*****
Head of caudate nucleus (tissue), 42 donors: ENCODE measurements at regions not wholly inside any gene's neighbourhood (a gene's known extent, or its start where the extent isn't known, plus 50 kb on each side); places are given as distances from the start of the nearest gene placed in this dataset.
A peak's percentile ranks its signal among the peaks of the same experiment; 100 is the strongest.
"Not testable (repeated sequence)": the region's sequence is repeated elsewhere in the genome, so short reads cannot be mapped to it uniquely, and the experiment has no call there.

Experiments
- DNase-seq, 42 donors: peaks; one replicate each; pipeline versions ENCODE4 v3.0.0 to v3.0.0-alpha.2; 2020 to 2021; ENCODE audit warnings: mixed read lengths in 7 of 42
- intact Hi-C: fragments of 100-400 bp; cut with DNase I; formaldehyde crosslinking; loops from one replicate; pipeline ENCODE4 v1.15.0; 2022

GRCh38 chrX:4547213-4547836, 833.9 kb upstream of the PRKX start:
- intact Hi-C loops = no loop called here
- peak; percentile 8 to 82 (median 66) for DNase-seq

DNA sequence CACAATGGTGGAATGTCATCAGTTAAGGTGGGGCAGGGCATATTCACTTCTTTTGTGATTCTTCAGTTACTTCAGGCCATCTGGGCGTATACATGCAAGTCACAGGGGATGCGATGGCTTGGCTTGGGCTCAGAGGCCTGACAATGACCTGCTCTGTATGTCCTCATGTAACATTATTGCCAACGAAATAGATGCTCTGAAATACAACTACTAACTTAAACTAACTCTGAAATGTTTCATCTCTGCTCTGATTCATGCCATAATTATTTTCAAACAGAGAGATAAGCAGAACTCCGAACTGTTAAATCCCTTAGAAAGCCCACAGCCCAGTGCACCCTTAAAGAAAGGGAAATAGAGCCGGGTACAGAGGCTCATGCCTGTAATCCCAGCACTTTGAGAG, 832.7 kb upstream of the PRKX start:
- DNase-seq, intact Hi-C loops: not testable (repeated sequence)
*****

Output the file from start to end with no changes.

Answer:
Head of caudate nucleus (tissue), 42 donors: ENCODE measurements at regions not wholly inside any gene's neighbourhood (a gene's known extent, or its start where the extent isn't known, plus 50 kb on each side); places are given as distances from the start of the nearest gene placed in this dataset.
A peak's percentile ranks its signal among the peaks of the same experiment; 100 is the strongest.
"Not testable (repeated sequence)": the region's sequence is repeated elsewhere in the genome, so short reads cannot be mapped to it uniquely, and the experiment has no call there.

Experiments
- DNase-seq, 42 donors: peaks; one replicate each; pipeline versions ENCODE4 v3.0.0 to v3.0.0-alpha.2; 2020 to 2021; ENCODE audit warnings: mixed read lengths in 7 of 42
- intact Hi-C: fragments of 100-400 bp; cut with DNase I; formaldehyde crosslinking; loops from one replicate; pipeline ENCODE4 v1.15.0; 2022

GRCh38 chrX:4547213-4547836, 833.9 kb upstream of the PRKX start:
- intact Hi-C loops = no loop called here
- peak; percentile 8 to 82 (median 66) for DNase-seq

DNA sequence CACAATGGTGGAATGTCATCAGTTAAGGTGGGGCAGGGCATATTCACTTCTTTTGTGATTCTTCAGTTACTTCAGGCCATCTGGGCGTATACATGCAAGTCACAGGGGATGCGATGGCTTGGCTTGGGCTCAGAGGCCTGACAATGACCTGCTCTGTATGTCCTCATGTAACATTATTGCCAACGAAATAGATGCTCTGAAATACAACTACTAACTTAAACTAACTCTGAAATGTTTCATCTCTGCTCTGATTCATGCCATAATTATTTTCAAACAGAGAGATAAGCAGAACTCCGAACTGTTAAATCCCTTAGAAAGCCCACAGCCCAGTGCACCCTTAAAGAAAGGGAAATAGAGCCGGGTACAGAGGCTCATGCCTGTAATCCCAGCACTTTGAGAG, 832.7 kb upstream of the PRKX start:
- DNase-seq, intact Hi-C loops: not testable (repeated sequence)